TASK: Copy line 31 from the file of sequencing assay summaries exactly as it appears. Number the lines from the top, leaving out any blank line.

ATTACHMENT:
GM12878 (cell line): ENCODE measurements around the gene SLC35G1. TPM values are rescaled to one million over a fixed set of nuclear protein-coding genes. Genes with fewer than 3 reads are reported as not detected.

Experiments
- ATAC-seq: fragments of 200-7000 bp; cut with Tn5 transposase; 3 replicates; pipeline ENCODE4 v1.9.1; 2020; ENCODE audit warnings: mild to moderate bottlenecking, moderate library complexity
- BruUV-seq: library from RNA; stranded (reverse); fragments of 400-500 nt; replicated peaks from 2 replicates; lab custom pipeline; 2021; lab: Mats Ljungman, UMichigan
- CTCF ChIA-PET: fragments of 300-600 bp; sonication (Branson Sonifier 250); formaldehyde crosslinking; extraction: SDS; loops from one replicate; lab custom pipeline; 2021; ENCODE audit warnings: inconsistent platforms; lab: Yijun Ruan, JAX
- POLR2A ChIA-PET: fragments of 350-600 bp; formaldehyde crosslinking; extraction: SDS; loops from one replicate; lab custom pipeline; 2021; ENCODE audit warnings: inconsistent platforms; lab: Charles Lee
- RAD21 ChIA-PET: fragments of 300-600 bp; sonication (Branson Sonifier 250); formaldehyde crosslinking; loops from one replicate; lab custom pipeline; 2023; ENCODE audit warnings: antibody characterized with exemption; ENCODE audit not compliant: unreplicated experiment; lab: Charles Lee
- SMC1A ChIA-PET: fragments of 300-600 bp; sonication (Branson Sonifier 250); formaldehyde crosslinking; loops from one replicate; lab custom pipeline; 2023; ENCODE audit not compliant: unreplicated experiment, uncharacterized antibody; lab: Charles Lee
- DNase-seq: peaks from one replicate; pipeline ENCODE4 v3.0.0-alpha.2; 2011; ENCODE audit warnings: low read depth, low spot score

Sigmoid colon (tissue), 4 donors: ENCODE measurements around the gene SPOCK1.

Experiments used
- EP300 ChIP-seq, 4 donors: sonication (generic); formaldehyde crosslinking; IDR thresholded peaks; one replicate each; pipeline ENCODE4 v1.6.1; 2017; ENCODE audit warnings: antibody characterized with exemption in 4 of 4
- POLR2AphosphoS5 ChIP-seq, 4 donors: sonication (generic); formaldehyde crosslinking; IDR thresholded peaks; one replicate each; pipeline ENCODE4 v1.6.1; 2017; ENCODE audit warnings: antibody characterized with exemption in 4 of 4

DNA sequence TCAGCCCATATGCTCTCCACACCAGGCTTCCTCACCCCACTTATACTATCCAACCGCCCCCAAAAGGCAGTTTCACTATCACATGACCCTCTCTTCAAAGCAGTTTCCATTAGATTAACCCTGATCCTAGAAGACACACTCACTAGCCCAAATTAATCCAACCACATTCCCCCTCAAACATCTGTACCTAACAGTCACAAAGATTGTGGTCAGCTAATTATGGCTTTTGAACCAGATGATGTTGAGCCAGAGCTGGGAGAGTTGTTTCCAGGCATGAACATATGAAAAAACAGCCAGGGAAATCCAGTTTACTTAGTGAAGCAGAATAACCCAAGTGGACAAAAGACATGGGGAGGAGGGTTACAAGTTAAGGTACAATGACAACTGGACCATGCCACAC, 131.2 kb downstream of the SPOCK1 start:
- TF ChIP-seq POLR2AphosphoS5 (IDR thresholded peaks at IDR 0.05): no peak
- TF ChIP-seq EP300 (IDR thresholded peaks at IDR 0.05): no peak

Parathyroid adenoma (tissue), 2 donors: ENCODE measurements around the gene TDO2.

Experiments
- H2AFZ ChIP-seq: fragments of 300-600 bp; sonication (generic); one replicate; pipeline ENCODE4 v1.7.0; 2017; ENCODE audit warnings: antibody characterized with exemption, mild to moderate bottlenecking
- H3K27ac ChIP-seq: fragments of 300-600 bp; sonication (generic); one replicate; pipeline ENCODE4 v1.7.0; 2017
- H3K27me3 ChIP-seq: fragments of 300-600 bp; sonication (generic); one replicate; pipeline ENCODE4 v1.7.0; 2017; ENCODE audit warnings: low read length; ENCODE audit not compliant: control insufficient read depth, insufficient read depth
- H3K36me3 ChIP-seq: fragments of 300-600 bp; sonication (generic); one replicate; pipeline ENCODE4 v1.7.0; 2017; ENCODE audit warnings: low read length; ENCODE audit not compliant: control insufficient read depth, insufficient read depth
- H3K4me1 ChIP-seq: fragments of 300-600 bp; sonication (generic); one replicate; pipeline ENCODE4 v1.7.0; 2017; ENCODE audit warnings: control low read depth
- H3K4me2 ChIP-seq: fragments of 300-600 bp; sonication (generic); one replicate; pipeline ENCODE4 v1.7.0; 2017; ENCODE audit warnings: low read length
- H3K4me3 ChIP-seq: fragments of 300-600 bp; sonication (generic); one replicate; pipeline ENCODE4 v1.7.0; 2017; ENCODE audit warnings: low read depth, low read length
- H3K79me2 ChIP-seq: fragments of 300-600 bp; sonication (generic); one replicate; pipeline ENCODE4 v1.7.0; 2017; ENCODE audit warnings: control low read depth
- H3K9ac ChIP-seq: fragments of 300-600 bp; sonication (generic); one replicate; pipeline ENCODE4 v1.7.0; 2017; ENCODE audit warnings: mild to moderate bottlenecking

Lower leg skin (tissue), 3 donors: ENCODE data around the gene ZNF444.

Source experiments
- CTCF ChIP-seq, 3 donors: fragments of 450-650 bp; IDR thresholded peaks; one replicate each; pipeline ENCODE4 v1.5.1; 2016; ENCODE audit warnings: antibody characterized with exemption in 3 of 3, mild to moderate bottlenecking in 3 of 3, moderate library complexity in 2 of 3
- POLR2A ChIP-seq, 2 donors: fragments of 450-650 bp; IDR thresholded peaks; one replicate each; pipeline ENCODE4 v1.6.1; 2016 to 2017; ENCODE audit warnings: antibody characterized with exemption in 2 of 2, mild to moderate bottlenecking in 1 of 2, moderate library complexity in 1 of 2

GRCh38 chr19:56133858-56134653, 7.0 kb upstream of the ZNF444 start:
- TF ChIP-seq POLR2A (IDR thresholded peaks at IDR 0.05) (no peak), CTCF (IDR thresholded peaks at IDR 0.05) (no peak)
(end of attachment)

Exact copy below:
- POLR2A ChIP-seq, 2 donors: fragments of 450-650 bp; IDR thresholded peaks; one replicate each; pipeline ENCODE4 v1.6.1; 2016 to 2017; ENCODE audit warnings: antibody characterized with exemption in 2 of 2, mild to moderate bottlenecking in 1 of 2, moderate library complexity in 1 of 2